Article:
CANADA FX DEBT-C$ ends week on higher note, boosted by jobs

Fri Nov 7, 2008 4:39pm EST
 
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 * C$ rallies after headline jobs number tops estimates
 * C$ snaps losing skid, ends week 1.4 percent higher
 * Bonds end flat but off session lows
 By Frank Pingue
 TORONTO, Nov 7 (Reuters) - The Canadian dollar ended higher
on Friday and snapped a two-session losing skid after data
showed the Canadian economy unexpectedly added jobs in October,
although many of the jobs were special hires for the Oct. 14
federal election.
 Canadian bond prices reversed early losses after the jobs
data and finished flat to higher across the curve as nagging
concerns about a global recession convinced dealers to grab
hold of more secure government debt ahead of the weekend.
 The Canadian dollar closed at C$1.1880 to the U.S. dollar,
or 84.18 U.S. cents, up 0.3 percent from C$1.1916 to the U.S.
dollar, or 83.92 U.S. cents, at Thursday's close.
 For the week, the Canadian dollar rose 1.4 percent.
 Despite the election-related gains, the headline jobs
number showed the economy added 9,500 jobs in October and was
comfortably above expectations that Canada had shed 10,000
positions. And that was enough to prompt a rally in the
Canadian dollar.
 Adding to the gains was a slide in the U.S. dollar versus a
number of major currencies after U.S. data showed the economy
shed many more jobs than expected, while the jobless rate moved
to a 14-year high.
 "The Canadian data was positive for the Canadian dollar and
it does suggest that for right now at least the big job losses
are not apparent," said Charmaine Buskas, senior economics
strategist at TD Securities.
 "At the same time we did see a pretty big U.S. dollar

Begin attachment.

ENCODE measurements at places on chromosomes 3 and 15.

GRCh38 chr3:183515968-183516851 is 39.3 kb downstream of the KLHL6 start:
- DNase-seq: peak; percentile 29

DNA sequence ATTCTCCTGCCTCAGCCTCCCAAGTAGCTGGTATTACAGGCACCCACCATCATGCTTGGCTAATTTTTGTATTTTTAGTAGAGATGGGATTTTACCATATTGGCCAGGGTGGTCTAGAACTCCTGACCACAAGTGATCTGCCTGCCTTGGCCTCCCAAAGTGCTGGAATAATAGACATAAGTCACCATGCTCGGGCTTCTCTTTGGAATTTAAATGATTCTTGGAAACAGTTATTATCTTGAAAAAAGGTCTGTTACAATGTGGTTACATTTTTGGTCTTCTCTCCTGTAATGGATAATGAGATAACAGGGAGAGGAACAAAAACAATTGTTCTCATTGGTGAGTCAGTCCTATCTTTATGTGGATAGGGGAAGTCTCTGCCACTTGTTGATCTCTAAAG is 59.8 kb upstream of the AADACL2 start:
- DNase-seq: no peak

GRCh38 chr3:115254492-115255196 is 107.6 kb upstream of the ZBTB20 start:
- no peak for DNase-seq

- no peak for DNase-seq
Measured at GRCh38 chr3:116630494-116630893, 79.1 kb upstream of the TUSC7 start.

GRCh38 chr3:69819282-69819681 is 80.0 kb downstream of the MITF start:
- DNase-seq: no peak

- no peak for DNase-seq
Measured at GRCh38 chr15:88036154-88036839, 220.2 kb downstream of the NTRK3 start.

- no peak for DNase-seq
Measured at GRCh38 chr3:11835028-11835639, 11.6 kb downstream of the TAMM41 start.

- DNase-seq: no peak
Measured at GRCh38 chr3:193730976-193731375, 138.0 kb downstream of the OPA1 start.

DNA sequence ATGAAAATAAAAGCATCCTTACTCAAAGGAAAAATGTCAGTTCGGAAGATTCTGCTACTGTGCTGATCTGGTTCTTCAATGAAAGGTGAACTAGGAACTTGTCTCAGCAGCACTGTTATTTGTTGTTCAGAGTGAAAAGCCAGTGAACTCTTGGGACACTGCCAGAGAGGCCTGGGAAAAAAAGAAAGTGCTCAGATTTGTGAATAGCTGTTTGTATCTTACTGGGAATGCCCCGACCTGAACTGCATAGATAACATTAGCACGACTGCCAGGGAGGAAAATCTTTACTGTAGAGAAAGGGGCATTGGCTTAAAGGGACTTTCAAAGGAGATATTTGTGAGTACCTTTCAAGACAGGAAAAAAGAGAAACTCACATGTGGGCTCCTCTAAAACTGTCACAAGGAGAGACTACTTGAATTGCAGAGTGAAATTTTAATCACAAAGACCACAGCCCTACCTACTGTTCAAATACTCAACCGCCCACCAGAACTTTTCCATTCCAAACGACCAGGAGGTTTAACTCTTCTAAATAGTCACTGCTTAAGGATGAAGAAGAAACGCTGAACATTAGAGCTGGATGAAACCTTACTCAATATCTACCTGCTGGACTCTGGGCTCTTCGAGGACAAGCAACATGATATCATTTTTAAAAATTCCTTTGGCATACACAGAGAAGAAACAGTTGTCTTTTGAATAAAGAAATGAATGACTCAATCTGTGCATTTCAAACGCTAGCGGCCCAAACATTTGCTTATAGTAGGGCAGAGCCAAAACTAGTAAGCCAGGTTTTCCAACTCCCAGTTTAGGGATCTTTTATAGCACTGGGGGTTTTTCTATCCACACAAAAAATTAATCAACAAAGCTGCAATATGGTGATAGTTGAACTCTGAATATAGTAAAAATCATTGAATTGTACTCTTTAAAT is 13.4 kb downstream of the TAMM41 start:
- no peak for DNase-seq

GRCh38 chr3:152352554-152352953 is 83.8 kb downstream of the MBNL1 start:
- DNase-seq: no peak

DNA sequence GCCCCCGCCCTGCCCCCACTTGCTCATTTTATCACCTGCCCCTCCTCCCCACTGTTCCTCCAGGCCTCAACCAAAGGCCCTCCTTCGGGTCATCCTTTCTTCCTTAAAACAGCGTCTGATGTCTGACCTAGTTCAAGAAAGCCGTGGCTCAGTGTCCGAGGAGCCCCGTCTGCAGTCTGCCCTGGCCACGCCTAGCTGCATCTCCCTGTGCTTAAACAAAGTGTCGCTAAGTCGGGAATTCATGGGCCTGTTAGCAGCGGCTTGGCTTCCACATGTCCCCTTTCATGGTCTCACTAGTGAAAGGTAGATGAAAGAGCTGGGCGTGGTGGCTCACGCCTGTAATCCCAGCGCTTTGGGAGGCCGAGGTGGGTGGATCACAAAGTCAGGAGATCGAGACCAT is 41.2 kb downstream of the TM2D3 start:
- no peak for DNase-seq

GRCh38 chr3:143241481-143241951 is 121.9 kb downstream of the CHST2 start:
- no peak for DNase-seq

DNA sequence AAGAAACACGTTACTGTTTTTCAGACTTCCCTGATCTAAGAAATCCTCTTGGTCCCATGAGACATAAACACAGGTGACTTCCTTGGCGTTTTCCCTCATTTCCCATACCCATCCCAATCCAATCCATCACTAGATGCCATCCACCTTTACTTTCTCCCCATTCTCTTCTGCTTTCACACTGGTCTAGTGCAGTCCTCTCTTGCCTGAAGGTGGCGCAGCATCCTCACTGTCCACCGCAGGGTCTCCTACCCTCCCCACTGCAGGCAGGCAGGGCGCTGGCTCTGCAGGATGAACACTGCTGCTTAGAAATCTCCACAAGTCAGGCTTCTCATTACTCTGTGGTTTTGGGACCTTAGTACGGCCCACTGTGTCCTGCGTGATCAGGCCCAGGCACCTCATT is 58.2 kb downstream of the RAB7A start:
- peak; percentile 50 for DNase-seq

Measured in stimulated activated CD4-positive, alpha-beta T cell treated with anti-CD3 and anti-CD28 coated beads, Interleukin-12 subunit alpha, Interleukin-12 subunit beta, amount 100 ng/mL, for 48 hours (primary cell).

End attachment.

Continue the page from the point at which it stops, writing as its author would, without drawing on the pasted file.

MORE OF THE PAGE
selloff on the back of a bit weaker-than-expected payrolls
number, so that combination created a little bit of support for
the Canadian dollar."
 Total job creation in Canada for October was a far cry from
September, when 106,900 jobs were added, but it still followed
scores of data this week from around the world that suggest a
global recession could be more prolonged than had been
thought.
 Despite some impressive data on the Canadian economy, three
of Canada's biggest banks forecast the Canadian economy will
enter a mild recession next year.
 The next big figures due out of Canada will come from the
housing report on Monday. It is expected to show housing starts
dropped 8 percent in October to a seasonally adjusted
annualized 200,000 units from 217,600 in September.
 BOND PRICES REBOUND
 Canadian bond prices either finished higher or comfortably
off their session lows as dealers, with concerns about a global
recession still on their minds, moved into more secure assets
going into the weekend.
 An early slide in bond prices was due largely to renewed
demand for equities at the start of the North American session,
but that move was mostly undone.
 The two-year bond slipped 1 Canadian cent to C$101.70 to
yield 1.902 percent. The 10-year bond rose 27 Canadian cents to
C$104.32 to yield 3.708 percent.
 The yield spread between the two- and 10-year bond was 181
basis points, down from 185 basis points at the previous close
 The 30-year bond rose 7 Canadian cents to C$112.77 to yield
4.225 percent. In the United States, the 30-year Treasury
yielded 4.259 percent.
 (Editing by Peter Galloway)